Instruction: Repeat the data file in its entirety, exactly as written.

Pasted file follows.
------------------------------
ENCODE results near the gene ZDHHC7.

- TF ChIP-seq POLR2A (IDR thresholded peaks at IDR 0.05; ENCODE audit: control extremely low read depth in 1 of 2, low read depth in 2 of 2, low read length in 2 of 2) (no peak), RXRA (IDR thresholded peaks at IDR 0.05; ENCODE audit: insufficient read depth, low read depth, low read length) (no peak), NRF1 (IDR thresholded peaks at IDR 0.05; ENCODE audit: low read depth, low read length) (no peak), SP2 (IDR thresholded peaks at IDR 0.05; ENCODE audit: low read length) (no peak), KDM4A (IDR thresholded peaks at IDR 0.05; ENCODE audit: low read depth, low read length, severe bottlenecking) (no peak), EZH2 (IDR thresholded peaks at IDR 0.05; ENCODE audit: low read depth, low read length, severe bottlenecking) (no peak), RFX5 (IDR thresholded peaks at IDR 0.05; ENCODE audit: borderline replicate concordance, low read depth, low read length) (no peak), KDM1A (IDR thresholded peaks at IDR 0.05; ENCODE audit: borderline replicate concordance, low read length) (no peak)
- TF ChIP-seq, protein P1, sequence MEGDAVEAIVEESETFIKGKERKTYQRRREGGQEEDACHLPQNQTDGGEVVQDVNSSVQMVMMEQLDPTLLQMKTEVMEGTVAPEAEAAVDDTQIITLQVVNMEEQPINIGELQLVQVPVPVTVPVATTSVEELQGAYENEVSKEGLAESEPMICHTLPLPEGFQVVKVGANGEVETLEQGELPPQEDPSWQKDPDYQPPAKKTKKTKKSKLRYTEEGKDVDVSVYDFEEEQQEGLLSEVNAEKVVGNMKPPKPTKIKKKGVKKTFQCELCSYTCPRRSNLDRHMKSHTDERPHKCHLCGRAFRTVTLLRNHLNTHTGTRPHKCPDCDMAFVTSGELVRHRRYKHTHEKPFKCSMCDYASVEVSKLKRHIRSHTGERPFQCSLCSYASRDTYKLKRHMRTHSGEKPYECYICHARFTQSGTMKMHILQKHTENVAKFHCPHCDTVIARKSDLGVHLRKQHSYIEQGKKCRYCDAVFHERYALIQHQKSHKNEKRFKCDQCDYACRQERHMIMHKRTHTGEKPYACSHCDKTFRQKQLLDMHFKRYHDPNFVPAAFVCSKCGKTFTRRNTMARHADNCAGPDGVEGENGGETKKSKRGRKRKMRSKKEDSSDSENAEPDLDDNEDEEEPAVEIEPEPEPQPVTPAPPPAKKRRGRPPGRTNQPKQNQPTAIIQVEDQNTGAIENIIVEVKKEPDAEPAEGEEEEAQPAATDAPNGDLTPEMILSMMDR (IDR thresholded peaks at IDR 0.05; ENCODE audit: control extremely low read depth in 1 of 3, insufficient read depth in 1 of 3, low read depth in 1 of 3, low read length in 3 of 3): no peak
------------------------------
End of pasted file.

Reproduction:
ENCODE results near the gene ZDHHC7.

- TF ChIP-seq POLR2A (IDR thresholded peaks at IDR 0.05; ENCODE audit: control extremely low read depth in 1 of 2, low read depth in 2 of 2, low read length in 2 of 2) (no peak), RXRA (IDR thresholded peaks at IDR 0.05; ENCODE audit: insufficient read depth, low read depth, low read length) (no peak), NRF1 (IDR thresholded peaks at IDR 0.05; ENCODE audit: low read depth, low read length) (no peak), SP2 (IDR thresholded peaks at IDR 0.05; ENCODE audit: low read length) (no peak), KDM4A (IDR thresholded peaks at IDR 0.05; ENCODE audit: low read depth, low read length, severe bottlenecking) (no peak), EZH2 (IDR thresholded peaks at IDR 0.05; ENCODE audit: low read depth, low read length, severe bottlenecking) (no peak), RFX5 (IDR thresholded peaks at IDR 0.05; ENCODE audit: borderline replicate concordance, low read depth, low read length) (no peak), KDM1A (IDR thresholded peaks at IDR 0.05; ENCODE audit: borderline replicate concordance, low read length) (no peak)
- TF ChIP-seq, protein P1, sequence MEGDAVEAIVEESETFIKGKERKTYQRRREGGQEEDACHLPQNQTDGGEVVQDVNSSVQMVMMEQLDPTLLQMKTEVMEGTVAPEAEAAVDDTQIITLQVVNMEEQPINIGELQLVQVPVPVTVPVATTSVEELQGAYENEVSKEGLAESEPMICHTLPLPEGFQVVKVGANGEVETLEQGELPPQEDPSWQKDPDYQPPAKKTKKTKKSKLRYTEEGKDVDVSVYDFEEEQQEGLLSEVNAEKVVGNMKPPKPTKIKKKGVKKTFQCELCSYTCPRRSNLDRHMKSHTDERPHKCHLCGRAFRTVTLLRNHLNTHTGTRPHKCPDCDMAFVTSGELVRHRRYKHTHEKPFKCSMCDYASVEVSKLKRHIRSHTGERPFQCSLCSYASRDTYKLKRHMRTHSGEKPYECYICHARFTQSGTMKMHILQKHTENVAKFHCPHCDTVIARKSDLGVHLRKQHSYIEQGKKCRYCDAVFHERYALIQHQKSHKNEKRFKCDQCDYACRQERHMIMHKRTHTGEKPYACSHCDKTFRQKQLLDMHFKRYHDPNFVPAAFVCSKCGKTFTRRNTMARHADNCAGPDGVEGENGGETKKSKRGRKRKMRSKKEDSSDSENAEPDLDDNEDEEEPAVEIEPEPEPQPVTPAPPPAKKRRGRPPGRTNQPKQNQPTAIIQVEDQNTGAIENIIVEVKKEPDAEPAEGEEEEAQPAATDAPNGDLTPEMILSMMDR (IDR thresholded peaks at IDR 0.05; ENCODE audit: control extremely low read depth in 1 of 3, insufficient read depth in 1 of 3, low read depth in 1 of 3, low read length in 3 of 3): no peak